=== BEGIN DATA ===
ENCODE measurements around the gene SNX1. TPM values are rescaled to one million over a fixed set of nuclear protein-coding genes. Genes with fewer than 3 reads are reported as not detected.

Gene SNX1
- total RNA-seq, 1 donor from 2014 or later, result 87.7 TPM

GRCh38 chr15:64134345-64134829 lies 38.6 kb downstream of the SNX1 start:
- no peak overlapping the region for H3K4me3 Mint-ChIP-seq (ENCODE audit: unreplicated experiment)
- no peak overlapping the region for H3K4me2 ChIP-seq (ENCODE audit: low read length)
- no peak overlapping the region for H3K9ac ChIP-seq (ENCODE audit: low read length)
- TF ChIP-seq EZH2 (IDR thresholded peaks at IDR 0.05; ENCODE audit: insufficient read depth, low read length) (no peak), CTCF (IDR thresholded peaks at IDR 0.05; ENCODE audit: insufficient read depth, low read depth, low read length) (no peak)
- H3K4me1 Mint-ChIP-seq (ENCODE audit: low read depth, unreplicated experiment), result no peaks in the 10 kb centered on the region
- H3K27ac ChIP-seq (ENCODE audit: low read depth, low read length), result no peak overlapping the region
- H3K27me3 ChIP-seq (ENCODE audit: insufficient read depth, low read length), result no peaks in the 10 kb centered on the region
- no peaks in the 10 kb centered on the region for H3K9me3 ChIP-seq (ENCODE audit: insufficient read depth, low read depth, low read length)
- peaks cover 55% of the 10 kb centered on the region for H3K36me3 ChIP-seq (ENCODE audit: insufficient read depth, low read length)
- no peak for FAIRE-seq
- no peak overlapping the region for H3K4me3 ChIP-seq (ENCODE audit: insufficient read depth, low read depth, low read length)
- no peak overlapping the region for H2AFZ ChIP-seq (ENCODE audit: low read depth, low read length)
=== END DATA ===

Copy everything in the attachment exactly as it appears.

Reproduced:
ENCODE measurements around the gene SNX1. TPM values are rescaled to one million over a fixed set of nuclear protein-coding genes. Genes with fewer than 3 reads are reported as not detected.

Gene SNX1
- total RNA-seq, 1 donor from 2014 or later, result 87.7 TPM

GRCh38 chr15:64134345-64134829 lies 38.6 kb downstream of the SNX1 start:
- no peak overlapping the region for H3K4me3 Mint-ChIP-seq (ENCODE audit: unreplicated experiment)
- no peak overlapping the region for H3K4me2 ChIP-seq (ENCODE audit: low read length)
- no peak overlapping the region for H3K9ac ChIP-seq (ENCODE audit: low read length)
- TF ChIP-seq EZH2 (IDR thresholded peaks at IDR 0.05; ENCODE audit: insufficient read depth, low read length) (no peak), CTCF (IDR thresholded peaks at IDR 0.05; ENCODE audit: insufficient read depth, low read depth, low read length) (no peak)
- H3K4me1 Mint-ChIP-seq (ENCODE audit: low read depth, unreplicated experiment), result no peaks in the 10 kb centered on the region
- H3K27ac ChIP-seq (ENCODE audit: low read depth, low read length), result no peak overlapping the region
- H3K27me3 ChIP-seq (ENCODE audit: insufficient read depth, low read length), result no peaks in the 10 kb centered on the region
- no peaks in the 10 kb centered on the region for H3K9me3 ChIP-seq (ENCODE audit: insufficient read depth, low read depth, low read length)
- peaks cover 55% of the 10 kb centered on the region for H3K36me3 ChIP-seq (ENCODE audit: insufficient read depth, low read length)
- no peak for FAIRE-seq
- no peak overlapping the region for H3K4me3 ChIP-seq (ENCODE audit: insufficient read depth, low read depth, low read length)
- no peak overlapping the region for H2AFZ ChIP-seq (ENCODE audit: low read depth, low read length)